The Global Zero Blog

In the Streets Against Nuclear War

Last week gave us, among other things, reports that North Korea had the tech to put nukes on ICBMs, President Donald Trump promising to rain down “fire and fury” on the Hermit Kingdom, Kim Jong-un’s government laying out a plan to fire nuclear-capable missiles towards U.S.-occupied Guam, and Trump musing that his earlier statement “wasn’t tough enough.” In short, the actions of two impulsive and inexperienced leaders inched the world uncomfortably close to nuclear war.

Remembering the Bomb: A Hibakusha’s Plea


“I have only a small story to offer, but my generation is the last that will be able to share it with the world.” –Sueichi Kido (5 years old, Nagasaki)

A History of Hazards: The Nuclear Industry and Native Americans

Growing up on the island of Oahu, a place too often hailed a “racial paradise” though racial tensions are actually prevalent and problematic, indigenous rights and native sovereignty are subjects that I was raised to care deeply about. The impact of radioactive contamination among mainland indigenous communities, however, is an issue I had little exposure to prior to joining Global Zero.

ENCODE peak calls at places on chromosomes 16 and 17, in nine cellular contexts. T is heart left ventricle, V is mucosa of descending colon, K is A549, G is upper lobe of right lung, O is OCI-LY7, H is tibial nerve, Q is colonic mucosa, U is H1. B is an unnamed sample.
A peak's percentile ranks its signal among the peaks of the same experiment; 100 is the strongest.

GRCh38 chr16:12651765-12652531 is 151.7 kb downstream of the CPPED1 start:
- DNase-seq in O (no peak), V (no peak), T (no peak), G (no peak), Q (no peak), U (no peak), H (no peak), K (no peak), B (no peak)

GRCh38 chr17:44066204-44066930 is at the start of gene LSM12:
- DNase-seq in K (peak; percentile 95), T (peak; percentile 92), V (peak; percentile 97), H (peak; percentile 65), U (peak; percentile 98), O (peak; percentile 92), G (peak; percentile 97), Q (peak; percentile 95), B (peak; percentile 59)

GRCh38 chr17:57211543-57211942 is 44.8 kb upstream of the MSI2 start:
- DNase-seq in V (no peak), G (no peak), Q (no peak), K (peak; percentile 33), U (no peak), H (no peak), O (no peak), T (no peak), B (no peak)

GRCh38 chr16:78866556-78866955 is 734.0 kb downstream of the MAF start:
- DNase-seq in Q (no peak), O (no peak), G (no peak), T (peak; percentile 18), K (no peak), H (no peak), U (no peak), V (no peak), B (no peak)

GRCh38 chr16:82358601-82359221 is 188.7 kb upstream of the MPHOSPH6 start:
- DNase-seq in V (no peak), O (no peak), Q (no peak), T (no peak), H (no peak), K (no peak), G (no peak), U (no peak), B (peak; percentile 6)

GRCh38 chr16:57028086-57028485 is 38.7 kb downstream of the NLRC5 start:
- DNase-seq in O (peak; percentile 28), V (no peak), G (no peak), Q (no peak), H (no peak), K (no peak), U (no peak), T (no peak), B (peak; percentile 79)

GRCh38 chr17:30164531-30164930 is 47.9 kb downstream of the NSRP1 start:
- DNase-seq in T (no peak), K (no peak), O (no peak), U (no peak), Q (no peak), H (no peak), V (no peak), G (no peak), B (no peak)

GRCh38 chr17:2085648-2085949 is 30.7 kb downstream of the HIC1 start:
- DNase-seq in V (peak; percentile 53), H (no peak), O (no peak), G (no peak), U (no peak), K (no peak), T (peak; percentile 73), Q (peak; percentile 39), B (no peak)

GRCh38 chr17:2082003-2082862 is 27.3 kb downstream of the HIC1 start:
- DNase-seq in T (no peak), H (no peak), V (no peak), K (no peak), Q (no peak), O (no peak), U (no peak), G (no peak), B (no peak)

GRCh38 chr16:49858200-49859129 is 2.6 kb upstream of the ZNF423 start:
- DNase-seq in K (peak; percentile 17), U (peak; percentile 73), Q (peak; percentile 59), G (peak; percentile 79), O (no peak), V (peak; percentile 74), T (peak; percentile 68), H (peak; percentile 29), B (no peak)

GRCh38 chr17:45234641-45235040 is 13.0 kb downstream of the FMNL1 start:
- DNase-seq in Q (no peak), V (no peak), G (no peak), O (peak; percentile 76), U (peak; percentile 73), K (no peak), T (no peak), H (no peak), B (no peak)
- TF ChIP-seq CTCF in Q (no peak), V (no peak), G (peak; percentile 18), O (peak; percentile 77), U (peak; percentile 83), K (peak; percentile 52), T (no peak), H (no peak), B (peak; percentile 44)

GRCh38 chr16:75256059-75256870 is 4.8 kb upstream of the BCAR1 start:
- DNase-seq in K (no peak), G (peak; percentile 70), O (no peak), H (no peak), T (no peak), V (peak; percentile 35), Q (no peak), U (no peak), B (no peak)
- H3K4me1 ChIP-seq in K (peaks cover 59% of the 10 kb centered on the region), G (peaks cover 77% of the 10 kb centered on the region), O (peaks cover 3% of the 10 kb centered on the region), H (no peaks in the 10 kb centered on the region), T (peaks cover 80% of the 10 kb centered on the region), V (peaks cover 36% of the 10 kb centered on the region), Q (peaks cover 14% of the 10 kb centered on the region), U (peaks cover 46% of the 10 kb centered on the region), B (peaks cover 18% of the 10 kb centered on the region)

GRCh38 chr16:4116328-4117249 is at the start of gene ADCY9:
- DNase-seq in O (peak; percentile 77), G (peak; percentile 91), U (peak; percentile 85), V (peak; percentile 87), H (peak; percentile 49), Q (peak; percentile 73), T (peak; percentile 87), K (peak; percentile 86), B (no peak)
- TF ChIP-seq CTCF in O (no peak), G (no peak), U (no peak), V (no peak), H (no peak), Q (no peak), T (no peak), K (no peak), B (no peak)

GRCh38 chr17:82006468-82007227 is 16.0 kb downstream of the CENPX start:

Global Zero at Bonnaroo: North Korea

Since its first nuclear test in 2006, North Korea has slowly but surely pushed itself to become a nuclear power. In the intervening years, the rest of the world has attempted a diplomatic freeze to the Hermit Kingdom’s nuclear program and, when that collapsed, embraced a cycle of condemnation and sanctioning.

Global Zero at Bonnaroo: Trump and Nuclear Weapons

Bonnaroo was an experience that I’m sure many will not forget. I know the Global Zero team won’t. And yet I’m sure – beyond the art and music – the nearly 4,000 people who signed our petition left ‘Roo 2017 with something else that is unforgettable: Donald Trump can launch a nuke at any time, on any country, without approval from anyone. Luckily, the power to change that is in their hands.

Global Zero at Bonnaroo: The Trillion Dollar Nuclear Arsenal

Why do most people go to Bonnaroo? To see live music? Meet new people? Get irresponsibly inebriated? Last week, Global Zero went for a very different reason: to wake people up to the threat of nuclear weapons. Not exactly your traditional music festival experience.

Questioning the Nuclear Status Quo in Pakistan

Delhi cannot be attacked without compromising Lahore, and Lahore cannot be attacked without compromising Delhi. How then is increasing nuclearisation in South Asia of long term benefit to any party in the region? Why is nobody questioning this?

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